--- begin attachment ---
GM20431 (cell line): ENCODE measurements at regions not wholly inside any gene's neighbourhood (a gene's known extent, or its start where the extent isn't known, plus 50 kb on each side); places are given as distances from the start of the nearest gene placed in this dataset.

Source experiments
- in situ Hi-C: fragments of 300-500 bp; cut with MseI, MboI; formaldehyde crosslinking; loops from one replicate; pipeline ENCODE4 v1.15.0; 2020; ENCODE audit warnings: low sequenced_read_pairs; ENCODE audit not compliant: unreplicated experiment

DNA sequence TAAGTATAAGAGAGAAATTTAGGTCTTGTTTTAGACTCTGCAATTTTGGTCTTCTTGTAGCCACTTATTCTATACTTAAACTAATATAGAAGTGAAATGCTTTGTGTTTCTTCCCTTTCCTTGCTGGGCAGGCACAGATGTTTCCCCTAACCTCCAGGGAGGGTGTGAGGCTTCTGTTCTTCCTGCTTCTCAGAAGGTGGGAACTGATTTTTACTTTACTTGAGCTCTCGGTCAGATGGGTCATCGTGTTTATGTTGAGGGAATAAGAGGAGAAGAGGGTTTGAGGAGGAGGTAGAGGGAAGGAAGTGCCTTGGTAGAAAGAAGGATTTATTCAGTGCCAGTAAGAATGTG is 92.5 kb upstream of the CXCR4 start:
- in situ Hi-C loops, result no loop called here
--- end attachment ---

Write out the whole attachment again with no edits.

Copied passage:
GM20431 (cell line): ENCODE measurements at regions not wholly inside any gene's neighbourhood (a gene's known extent, or its start where the extent isn't known, plus 50 kb on each side); places are given as distances from the start of the nearest gene placed in this dataset.

Source experiments
- in situ Hi-C: fragments of 300-500 bp; cut with MseI, MboI; formaldehyde crosslinking; loops from one replicate; pipeline ENCODE4 v1.15.0; 2020; ENCODE audit warnings: low sequenced_read_pairs; ENCODE audit not compliant: unreplicated experiment

DNA sequence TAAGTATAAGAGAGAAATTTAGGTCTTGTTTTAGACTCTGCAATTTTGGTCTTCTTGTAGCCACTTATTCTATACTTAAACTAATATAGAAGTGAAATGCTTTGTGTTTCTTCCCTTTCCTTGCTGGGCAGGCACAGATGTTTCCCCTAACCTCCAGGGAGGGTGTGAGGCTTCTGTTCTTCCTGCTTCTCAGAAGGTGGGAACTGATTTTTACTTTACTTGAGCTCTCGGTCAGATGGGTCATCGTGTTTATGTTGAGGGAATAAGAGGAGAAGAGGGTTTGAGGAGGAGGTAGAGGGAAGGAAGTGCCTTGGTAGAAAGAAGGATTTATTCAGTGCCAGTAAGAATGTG is 92.5 kb upstream of the CXCR4 start:
- in situ Hi-C loops, result no loop called here